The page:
Sep 26, 2017
Or, Department of Heavy-Handed Mixed Metaphors.
Watching this trainwreck of a movie, I could not help but think of Rosemary's Baby, from which it borrows many ideas, liberally and clumsily. Here too we have an egotistical creative husband (Javier Bardem, trying his heroic best not to be as absurd as his character). He's married to a blonde sweetheart of a woman, Jennifer Lawrence, in one of the most egregious feats of miscasting mankind has ever known.
As John Cassavetes before him (physically, Bardem and Lawrence are Cassavetes and Mia Farrow on steroids), Bardem is completely self-involved and oblivious to his wife's emotional needs. She is building their nest, a hexagonal house in the middle of a field. There is no driveway.
Nosy people appear, in the welcome shape of Ed Harris, and the spectacularly brittle Michelle Pfeiffer, just like Ruth Gordon and Sidney Blackmer before them. All kinds of strange shenanigans start taking place. Here too a fear/desire of pregnancy emerges, as well as the notion, which in Roman Polanski's gifted hands is a masterpiece of dark humor and dread, that hell is other people.
Unfortunately, all resemblance to Polanski's movie stops there, because to say that writer-director Darren Aronofsky is heavy-handed is understating the issue. Apparently, he has never met a metaphor he didn't like, so the salad of symbolism dooms the movie to camp: the house as a living organism, the sacrifice of the homemaker, fear of pregnancy, male impotence, the destructiveness of ego and celebrity, Cain and Abel, you name it. You confirm you were in trouble when the characters are listed in the end credits as "Mother", "Him", "Man" and "Woman". This movie deserves the Mystery Science 3000 treatment.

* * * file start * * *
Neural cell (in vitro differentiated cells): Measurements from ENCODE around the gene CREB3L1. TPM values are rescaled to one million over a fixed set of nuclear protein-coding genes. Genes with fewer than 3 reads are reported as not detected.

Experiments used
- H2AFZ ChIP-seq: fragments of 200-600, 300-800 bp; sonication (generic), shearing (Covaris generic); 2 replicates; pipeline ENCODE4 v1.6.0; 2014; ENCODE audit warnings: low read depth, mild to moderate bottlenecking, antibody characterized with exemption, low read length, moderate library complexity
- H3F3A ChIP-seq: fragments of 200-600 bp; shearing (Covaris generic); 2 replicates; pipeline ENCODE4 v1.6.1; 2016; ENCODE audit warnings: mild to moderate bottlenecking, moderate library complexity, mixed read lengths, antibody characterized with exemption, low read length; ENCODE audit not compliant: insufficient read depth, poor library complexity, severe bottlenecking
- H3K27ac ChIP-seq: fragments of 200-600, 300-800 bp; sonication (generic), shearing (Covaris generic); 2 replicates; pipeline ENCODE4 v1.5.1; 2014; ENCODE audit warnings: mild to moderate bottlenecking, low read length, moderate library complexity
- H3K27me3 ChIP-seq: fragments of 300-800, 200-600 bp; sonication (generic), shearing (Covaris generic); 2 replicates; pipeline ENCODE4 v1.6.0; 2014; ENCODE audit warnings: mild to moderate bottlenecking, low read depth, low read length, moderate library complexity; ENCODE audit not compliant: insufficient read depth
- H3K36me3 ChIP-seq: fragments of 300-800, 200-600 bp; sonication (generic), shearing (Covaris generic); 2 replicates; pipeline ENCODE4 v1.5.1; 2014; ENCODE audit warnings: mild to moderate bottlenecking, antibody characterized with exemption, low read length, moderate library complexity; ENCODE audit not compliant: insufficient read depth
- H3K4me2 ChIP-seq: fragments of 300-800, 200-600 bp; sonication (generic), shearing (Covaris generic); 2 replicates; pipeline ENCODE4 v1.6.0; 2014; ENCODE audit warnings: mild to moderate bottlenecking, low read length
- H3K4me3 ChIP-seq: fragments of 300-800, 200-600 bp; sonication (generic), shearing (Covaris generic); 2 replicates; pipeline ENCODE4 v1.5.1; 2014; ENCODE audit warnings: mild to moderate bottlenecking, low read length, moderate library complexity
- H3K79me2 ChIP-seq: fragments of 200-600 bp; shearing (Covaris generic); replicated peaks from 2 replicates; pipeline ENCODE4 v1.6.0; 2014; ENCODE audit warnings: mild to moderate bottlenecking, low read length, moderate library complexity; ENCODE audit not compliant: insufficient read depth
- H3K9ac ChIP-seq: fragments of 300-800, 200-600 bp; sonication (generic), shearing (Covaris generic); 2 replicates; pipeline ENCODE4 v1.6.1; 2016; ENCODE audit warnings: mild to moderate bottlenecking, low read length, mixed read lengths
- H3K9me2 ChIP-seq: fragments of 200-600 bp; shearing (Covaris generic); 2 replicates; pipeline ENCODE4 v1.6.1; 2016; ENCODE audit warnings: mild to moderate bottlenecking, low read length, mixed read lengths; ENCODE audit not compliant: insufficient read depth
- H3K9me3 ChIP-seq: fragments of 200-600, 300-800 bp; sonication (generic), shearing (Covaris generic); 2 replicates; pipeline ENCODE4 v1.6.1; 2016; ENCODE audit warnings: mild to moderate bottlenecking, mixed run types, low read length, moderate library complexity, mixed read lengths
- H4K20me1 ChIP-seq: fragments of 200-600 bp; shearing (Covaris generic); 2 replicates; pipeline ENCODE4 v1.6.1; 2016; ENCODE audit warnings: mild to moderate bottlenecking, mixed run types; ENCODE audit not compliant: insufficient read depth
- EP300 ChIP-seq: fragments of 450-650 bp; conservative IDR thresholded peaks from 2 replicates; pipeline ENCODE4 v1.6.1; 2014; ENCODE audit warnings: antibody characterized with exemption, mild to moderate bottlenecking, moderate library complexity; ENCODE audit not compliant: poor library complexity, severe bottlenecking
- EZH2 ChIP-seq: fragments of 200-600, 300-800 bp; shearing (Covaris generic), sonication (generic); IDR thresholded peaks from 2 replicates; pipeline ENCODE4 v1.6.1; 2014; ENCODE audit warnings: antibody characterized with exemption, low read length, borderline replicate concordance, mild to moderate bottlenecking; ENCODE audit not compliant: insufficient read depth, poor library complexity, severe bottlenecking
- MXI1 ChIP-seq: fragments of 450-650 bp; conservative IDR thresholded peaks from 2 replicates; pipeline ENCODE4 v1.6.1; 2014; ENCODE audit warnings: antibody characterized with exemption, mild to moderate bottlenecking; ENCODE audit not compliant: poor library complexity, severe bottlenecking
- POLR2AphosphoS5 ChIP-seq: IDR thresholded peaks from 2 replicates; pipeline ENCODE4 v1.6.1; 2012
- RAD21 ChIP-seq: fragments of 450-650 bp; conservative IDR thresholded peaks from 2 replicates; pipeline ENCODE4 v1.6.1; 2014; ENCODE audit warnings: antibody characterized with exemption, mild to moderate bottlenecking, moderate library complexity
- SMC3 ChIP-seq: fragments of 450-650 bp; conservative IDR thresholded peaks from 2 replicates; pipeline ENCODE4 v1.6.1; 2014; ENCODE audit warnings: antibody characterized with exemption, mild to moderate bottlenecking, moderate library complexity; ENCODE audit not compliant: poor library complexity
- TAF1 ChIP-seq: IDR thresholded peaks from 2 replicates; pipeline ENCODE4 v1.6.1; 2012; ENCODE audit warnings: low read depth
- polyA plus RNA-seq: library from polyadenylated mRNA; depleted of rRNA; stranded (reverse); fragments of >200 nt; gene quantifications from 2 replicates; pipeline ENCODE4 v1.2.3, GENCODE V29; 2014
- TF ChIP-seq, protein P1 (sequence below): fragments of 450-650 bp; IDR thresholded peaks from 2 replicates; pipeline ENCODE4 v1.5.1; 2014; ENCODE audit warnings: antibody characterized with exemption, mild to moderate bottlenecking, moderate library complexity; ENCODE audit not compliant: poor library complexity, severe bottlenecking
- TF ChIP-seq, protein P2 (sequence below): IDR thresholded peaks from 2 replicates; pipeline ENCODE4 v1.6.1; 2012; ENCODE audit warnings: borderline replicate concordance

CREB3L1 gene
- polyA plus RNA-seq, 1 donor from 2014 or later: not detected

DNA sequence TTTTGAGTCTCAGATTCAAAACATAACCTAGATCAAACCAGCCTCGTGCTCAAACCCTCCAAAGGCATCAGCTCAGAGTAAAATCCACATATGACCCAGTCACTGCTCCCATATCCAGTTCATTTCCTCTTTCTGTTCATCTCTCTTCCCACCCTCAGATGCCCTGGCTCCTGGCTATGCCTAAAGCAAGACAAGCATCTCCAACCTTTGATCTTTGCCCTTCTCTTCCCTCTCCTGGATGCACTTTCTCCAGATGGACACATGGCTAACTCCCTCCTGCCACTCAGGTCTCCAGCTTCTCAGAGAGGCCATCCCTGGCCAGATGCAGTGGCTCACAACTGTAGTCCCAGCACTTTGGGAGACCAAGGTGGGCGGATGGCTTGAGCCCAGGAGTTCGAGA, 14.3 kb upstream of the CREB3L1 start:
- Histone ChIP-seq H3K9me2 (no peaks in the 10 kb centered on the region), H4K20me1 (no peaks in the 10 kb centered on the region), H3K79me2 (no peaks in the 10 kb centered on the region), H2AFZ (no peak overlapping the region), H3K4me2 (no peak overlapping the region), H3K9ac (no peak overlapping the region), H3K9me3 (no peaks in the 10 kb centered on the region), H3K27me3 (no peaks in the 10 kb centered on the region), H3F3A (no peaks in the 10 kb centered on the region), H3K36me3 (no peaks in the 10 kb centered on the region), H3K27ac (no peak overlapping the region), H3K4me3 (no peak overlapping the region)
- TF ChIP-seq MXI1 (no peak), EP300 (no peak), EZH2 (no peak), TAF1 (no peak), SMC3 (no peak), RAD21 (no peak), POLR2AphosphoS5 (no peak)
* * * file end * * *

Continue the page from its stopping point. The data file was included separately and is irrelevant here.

Everything is shot by Matthew Libatique to resemble a dreamlike state, and I'd be fine with this if, as in any truly creepy psychological horror film, such as Polanski's Rosemary's Baby, The Tenant, and Repulsion, or Jack Clayton's The Innocents, the disquiet came from our not knowing whether the horror is all in the character's mind. But Aronofsky stacks the deck early on and dispenses with ambiguity. One look at Ed Harris and one knows nothing good can come from him, whereas the Castevet neighbors in Rosemary's Baby really make you wonder whether they mean well or they are direct emissaries of Satan. All the fun and the fear lie in not knowing for sure.
Aronofsky wants to tell an allegory, but it seems to me that, at least in film, allegory is most effective when it is rooted in reality. That's when it messes most with our heads. I'm thinking of allegorical movies that work not only because they are set in reality, but also because they stick to one theme. Movies like Lars Von Trier's Breaking The Waves (love is sacrifice), Dogtooth (tyranny), by Yorgos Lanthimos, and The Teacher (abuse of power and corruption), by Jan Hrebejk. They are all set in very concrete places, from an oil rig in the North Sea to a modern house in Greece, to a school in communist Czechoslovakia. These movies use realistic detail to bring the psychological aspect into stark relief. By happening in a real context they signal to the audience that this could happen to us.
In contrast, in mother! (or Von Trier's labored allegories like Dogville and Antichrist) in which everything is dreamlike, it reads as artificial. There is no tension between the outside reality and the reality of the mind. We can't really connect to characters that are symbols. It's just a freak show.
During the first third and best part of the movie, Aronofsky manages a mounting feeling of powerlessness and absurdity as strangers take over Mother's house with the acquiescence of her husband, who loves to be fawned upon. The movie comes alive when Ed Harris and especially Michelle Pfeiffer show up (she's the best thing in the movie, and the only person with a sense of humor). But even their story spins out of control as it becomes clear that they represent the aged marriage, with kids, bitterness and some homicidal silliness about an inheritance.